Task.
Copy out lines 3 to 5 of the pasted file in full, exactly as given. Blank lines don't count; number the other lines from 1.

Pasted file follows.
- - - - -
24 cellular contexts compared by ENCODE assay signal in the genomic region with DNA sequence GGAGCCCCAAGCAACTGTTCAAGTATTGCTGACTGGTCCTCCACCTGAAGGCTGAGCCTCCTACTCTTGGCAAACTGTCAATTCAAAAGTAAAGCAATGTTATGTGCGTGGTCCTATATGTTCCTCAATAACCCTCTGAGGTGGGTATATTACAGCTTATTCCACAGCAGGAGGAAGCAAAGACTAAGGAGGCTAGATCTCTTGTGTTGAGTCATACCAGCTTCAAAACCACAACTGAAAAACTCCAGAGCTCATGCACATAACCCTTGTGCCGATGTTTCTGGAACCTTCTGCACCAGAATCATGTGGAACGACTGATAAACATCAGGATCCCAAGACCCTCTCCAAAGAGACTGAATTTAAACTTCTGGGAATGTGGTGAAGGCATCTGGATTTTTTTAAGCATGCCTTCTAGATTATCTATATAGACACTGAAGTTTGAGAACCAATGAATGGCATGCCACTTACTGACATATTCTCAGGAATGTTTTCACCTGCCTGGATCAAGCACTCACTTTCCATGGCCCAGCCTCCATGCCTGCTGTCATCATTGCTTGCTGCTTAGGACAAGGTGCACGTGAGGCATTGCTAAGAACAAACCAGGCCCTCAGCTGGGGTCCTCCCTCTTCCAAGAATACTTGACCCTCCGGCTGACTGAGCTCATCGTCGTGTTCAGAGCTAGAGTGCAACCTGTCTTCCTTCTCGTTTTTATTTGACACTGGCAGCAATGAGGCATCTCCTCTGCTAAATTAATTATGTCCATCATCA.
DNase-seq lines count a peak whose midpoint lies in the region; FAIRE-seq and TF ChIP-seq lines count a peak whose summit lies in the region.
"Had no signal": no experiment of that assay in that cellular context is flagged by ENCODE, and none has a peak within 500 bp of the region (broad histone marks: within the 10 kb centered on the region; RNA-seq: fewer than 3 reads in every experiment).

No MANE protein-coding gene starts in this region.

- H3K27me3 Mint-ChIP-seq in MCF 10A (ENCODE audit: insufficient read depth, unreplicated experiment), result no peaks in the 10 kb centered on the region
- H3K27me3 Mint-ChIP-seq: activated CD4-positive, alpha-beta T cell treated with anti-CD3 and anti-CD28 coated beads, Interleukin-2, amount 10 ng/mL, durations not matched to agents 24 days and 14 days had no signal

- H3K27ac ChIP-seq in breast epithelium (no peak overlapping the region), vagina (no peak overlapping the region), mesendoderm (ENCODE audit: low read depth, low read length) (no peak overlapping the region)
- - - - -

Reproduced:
"Had no signal": no experiment of that assay in that cellular context is flagged by ENCODE, and none has a peak within 500 bp of the region (broad histone marks: within the 10 kb centered on the region; RNA-seq: fewer than 3 reads in every experiment).

No MANE protein-coding gene starts in this region.

- H3K27me3 Mint-ChIP-seq in MCF 10A (ENCODE audit: insufficient read depth, unreplicated experiment), result no peaks in the 10 kb centered on the region